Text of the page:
Miss Representation: A Crisis Facing Our Daughters
“You can’t be what you can’t see.”
-Marian Wright Edelman
- 53% of 13-year-old girls are unhappy with their bodies
- This number increases to 78% by age 17
- 65% of women and girls have an eating disorder
- 17% of teens engage in cutting and self-injurious behavior
- Globally in 2014 #1 leading cause of death in teenage girls 15-18yrs was suicide
We as moms want the best in the world for our daughters and, seeing that same world for the darkness it can hold, we also fear the things they will have to face and deal with as adult women. That core emotion was the driving force for Jennifer Siebel Newsom in creating Miss Representation, a documentary about the issues facing girls and women in the United States today. She herself had struggled with some of these demons in the form of eating disorders, sexual abuse, and a glaring lack of successful female role models. She wanted to explore how the media has perpetuated these issues in our culture and particularly in our girls, and what is being done to help our daughters feel empowered in today’s world where these confusing and double-edged images and personas are pushed by the media upon our young, malleable girls.
In our media-saturated world our children are exposed to an average of 10 hrs and 45 minutes of media a day. That’s nearly half of a day spent being bombarded with messages and images that will shape their views of the world and their views of themselves. These images often portray women as sexual objects with their worth calculated via their physical attributes alone.
The ads that our daughters see create impossible ideals of female beauty that can only be achieved with photo altering and technological modification. This impossible ideal has direct psychological connections to eating disorders and depression in girls and women. The APA has identified self-objectification as a national epidemic resulting in depression, lower GPAs, and lower self-esteem with the rate of depression among girls and women doubling between 2000 and 2010.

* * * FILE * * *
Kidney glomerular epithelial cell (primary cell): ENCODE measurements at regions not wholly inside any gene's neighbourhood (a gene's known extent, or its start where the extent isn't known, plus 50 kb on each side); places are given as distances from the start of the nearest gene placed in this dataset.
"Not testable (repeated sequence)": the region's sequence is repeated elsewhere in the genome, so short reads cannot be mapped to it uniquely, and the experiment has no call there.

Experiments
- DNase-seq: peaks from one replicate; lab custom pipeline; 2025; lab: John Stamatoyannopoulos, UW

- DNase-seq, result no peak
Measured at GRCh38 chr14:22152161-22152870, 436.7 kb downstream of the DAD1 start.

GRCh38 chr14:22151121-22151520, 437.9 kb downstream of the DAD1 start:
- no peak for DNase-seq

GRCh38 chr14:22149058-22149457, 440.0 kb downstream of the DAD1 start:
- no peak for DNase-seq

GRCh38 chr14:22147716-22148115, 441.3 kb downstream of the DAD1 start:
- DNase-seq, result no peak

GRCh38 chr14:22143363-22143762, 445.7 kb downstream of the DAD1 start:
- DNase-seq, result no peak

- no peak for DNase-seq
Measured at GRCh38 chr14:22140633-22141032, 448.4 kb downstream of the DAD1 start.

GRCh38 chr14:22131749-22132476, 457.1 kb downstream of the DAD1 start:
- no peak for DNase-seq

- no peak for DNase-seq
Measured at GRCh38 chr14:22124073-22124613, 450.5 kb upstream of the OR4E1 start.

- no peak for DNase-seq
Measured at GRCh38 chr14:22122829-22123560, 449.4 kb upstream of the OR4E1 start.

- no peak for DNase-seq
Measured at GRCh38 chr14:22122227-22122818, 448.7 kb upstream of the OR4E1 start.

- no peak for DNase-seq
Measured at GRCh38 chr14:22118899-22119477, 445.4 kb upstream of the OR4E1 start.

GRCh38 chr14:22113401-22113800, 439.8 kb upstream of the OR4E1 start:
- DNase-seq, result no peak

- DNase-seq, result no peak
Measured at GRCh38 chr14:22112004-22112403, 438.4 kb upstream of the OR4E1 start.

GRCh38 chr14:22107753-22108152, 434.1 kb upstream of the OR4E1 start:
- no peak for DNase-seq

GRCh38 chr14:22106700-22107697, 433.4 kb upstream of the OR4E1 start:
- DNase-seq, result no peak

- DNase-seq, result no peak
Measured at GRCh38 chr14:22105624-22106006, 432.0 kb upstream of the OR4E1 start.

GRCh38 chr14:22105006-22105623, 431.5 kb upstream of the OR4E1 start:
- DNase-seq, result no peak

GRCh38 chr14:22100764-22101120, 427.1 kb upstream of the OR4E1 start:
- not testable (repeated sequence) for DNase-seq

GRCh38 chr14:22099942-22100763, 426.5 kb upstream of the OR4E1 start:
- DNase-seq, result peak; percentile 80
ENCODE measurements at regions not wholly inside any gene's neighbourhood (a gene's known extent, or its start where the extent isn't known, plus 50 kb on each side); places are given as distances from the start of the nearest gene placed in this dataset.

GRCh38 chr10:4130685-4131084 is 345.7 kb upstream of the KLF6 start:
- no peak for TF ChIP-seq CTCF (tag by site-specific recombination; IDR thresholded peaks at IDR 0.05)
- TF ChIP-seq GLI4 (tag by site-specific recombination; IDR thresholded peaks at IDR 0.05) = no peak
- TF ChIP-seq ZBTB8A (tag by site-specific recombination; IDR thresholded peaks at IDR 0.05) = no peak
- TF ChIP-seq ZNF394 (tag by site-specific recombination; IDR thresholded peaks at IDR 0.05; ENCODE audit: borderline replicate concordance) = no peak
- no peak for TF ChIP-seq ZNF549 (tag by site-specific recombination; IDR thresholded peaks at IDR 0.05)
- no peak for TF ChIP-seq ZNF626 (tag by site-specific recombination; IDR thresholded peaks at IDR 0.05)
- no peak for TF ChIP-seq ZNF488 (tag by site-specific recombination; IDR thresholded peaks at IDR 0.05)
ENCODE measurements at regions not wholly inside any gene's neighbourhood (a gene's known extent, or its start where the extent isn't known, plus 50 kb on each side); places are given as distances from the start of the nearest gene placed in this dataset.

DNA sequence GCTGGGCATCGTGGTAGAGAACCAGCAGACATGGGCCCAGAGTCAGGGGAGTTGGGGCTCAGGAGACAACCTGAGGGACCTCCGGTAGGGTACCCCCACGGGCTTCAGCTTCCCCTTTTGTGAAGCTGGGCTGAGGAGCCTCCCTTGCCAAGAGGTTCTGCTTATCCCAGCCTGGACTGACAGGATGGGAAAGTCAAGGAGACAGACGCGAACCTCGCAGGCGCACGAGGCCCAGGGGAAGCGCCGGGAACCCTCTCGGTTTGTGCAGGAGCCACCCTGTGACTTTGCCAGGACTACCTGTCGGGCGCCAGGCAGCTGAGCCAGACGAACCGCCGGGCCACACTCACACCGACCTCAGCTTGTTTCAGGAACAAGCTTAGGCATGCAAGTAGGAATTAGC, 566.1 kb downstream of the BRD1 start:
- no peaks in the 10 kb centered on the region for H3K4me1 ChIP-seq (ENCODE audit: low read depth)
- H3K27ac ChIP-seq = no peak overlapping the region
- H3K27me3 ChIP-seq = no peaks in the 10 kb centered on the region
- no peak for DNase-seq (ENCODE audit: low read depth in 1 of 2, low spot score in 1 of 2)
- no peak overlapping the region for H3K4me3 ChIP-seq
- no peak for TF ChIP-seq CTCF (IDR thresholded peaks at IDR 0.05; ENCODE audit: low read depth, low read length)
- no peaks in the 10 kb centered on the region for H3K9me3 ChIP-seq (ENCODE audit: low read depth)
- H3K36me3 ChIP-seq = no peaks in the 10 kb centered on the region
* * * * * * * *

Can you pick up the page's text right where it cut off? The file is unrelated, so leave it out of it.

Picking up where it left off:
We can make a difference by creating, celebrating and living our own, healthy vision of what a woman is and can be; for our daughters to see what they can grow into, and for our sons to see what a healthy, strong, amazing woman is. We can all make empowering other women and girls a priority to make a positive difference in our world.
Miss Representation is a crucially important part of this new empowerment, using interviews with high school students and women leaders, in a variety of industries, sharing their concerns about this issue to bring to light the issues our daughters are facing every single day as well as actions we can take to make a difference. Parents, educators and anyone that wants to inform themselves about the issues facing our young girls and women today can rent the documentary from a variety of locations such as Amazon, Vimeo or YouTube. A curriculum can also be purchased from the official website to use in schools or youth centers to help empower our youth to see women as the strong intelligent beings they are.